God must possess both traits of character or He cannot resolve the moral dilemma of sin.
by Norbert Restrepo
After Israel’s apostasy with the golden calf, Moses returned to Mount Sinai to intercede for them. Seeking reassurance of God’s continued presence and guidance, he asked God to show him His glory. The Lord descended in a cloud, passed by Moses, and proclaimed: “The Lord God, merciful and gracious, longsuffering, and abundant in goodness and truth, keeping mercy for thousands, forgiving iniquity and transgression and sin, and that will by no means clear the guilty; visiting the iniquity of the fathers upon the children, and upon the children’s children, unto the third and to the fourth generation.” Exodus 34:6, 7.
God is merciful but also just—forgiving yet punishing. Notwithstanding, many today believe that God is only merciful and that in His character of love there is no place for retribution. Their conclusion is that sinners destroy themselves as a natural consequence of the evil lives they have lived. They believe that “all negative results of sin are intrinsic, natural results, and that God does not and will not add extrinsic punishment to sin’s natural consequences.”1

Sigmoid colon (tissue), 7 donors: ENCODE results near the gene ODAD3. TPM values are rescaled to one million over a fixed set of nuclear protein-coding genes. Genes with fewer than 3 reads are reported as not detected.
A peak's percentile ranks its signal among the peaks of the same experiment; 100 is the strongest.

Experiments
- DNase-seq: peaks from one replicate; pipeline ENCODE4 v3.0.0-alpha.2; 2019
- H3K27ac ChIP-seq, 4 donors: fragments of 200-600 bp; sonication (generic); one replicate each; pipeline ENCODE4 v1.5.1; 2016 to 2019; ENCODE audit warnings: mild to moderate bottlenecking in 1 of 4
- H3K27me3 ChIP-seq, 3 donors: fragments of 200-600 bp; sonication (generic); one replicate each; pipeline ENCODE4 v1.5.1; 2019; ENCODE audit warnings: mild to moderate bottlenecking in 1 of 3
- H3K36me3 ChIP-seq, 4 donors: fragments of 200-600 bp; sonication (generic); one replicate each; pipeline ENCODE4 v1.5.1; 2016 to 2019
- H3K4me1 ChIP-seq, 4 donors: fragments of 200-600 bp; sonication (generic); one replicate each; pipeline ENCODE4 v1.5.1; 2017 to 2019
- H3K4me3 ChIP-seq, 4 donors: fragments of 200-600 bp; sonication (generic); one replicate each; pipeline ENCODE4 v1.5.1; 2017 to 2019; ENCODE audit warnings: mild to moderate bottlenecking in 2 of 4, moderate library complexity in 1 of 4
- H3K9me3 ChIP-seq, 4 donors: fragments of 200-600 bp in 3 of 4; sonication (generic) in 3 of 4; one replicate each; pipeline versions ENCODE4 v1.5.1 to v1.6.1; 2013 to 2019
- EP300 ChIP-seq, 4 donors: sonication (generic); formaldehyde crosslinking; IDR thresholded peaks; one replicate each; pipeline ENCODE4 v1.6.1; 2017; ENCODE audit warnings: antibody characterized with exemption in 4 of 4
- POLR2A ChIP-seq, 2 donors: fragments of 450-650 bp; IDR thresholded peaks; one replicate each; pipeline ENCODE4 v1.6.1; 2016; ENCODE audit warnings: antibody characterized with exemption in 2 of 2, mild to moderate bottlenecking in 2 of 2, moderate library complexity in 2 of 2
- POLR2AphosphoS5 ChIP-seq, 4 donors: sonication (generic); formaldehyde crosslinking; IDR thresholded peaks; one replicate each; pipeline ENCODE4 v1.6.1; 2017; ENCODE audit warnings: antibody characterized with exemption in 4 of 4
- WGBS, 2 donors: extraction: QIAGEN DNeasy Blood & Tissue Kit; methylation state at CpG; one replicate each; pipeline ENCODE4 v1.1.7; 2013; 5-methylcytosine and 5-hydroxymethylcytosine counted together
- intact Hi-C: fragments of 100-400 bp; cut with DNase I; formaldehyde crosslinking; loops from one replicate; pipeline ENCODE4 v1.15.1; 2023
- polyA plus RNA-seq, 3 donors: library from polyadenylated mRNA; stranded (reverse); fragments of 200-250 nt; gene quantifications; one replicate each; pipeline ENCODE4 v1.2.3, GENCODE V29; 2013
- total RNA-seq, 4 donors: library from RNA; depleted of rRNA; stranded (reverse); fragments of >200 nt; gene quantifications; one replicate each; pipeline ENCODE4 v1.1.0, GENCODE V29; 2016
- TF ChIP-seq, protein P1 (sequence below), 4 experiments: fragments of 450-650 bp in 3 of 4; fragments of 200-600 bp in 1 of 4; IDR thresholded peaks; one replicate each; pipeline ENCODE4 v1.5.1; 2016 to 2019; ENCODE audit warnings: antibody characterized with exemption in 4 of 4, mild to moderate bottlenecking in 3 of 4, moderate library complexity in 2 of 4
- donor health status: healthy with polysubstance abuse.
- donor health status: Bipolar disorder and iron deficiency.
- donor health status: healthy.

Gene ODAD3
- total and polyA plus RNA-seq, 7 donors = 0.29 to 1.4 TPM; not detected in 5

This concept denies God’s right to execute judgment. If all destruction were exclusively a natural consequence of evil, a moral judge would not be needed to determine a just punishment. But how could God be the Author of the moral law and not have the right to punish those who transgress it? Furthermore, if death is only a natural consequence and not a penalty, then Jesus’ suffering and death were unnecessary!
Isaiah 53:5 says that Christ “was wounded for our transgressions, he was bruised for our iniquities: the chastisement of our peace was upon him; and with his stripes we are healed.” “This penalty Christ bore for the sins of the transgressor; He has borne the punishment for every man and for this reason He can ransom every soul, however fallen his condition, if he will accept the law of God as his standard of righteousness.”2
“Through this plan the great, the dreadful God can be just, and yet be the justifier of all who believe in Jesus, and who receive Him as their personal Savior.”3 May we accept the mercy and righteousness of Christ into our lives!
Norbert Restrepo, President
2 White, Ellen G., Manuscript 77, 1899
3 White, Letter 43, 1895